Stocks were rallying Friday morning, then came reports of Ukrainian forces attacking an armed Russian convoy. The news breaks a string of positive developments on the geopolitical front -- including a temporary (at least) lull in tensions on the Russia-Ukraine border and Iraq Prime Minster Nouri al-Maliki stepping down -- that helped put the S&P 500 on track for its best week in four months and the Nasdaq's best in six months.
After trading as high as 1964, the S&P quickly fell to as low as 1946 before rebounding to near breakeven in recent trading. Regardless of the Friday morning squall, it has been a remarkable turnaround from the lows of last Friday morning, when S&P futures fell to as low as 1890, roughly 3% below current levels.
"Just when you think they're pulling the rug out, nothing seems to happen," says Howard Lindzon, chairman of StockTwits, who calls the "general rotation" from big caps to Chinese ADRs back to biotech a sign of a "healthy" market.
The U.S. market is buttressed by ample liquidity and low interest rates, "combined with the fact stocks aren't crazy expensive," Lindzon says. "Underneath it all - do you still want to put your money in Europe, or China or Russia?"
Indeed, U.S. stocks have become a "safe haven" asset of sorts in a troubled world, as I wrote here last week.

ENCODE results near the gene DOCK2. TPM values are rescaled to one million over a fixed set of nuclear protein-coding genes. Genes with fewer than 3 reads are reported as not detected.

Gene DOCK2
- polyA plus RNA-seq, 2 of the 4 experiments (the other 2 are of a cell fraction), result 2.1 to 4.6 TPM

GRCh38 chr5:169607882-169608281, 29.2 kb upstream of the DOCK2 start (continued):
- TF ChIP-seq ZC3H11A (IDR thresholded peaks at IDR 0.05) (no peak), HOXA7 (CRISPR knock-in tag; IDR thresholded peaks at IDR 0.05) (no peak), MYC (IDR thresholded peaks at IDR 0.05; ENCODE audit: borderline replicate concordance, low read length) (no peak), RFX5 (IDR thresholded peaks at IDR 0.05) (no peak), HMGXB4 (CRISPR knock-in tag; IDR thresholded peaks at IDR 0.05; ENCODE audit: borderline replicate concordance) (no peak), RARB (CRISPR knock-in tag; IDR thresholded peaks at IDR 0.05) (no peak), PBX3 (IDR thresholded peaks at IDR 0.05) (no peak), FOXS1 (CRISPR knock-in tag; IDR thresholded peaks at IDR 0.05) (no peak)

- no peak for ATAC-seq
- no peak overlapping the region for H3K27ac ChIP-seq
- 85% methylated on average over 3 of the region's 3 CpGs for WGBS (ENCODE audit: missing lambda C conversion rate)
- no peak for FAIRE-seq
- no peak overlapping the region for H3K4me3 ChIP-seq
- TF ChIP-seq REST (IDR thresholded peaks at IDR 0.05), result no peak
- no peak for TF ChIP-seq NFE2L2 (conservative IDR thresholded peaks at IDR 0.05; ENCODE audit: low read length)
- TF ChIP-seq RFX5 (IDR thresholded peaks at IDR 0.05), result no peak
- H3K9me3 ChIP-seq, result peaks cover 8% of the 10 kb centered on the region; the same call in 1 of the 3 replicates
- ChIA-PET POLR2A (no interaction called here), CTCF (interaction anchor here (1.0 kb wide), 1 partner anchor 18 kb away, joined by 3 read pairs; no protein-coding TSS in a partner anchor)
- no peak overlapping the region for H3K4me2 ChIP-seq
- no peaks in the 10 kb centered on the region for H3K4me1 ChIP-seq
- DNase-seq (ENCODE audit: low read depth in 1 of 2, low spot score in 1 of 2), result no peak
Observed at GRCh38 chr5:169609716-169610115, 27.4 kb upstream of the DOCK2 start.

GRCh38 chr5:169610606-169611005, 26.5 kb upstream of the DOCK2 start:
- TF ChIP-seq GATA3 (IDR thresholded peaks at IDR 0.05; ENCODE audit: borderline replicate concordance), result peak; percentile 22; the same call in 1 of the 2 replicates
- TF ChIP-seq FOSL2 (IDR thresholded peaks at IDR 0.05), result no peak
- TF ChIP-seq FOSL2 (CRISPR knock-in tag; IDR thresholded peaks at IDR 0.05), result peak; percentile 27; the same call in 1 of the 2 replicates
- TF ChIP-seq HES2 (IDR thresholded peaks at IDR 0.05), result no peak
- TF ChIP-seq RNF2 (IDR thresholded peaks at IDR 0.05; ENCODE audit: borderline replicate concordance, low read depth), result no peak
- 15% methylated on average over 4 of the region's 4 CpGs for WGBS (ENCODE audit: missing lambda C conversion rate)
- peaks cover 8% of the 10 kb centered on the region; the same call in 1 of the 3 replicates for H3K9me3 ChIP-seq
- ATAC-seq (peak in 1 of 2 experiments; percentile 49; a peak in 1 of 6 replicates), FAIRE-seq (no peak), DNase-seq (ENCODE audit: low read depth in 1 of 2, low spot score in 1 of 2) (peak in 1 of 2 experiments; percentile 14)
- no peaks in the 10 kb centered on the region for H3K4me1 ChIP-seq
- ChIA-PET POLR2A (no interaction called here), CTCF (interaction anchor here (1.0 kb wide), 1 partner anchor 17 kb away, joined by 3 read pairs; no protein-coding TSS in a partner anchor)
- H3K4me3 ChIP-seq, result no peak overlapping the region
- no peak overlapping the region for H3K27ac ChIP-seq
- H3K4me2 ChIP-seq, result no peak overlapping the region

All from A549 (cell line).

That said, this morning can be seen as a microcosm for the year to date: big swings in sentiment that have ultimately left major averages near unchanged. The bullish spin is that this is just market "digesting" the big gains of recent years. The bears, of course, say the bull market is running on fumes and heading for a ditch.
In the accompanying video, taped before reports of renewed fighting between Russian and Ukrainian forces, Lindzon takes a generally bullish stance. But he did express concern about the prevalence of ETFs, suggesting investors are being lulled into a false sense of security because of the diversity these investments purportedly provide.
"Have people taken the time to really understand what's inside their ETFs vs what's inside Apple?," he asks. "When the liquidity gets pulled as it always does, the hole is just as small as always when people push the 'sell' button. I foresee bigger problems because people don't understand what they own and may get surprised at the fills that come with their ETFs."
More from Yahoo Finance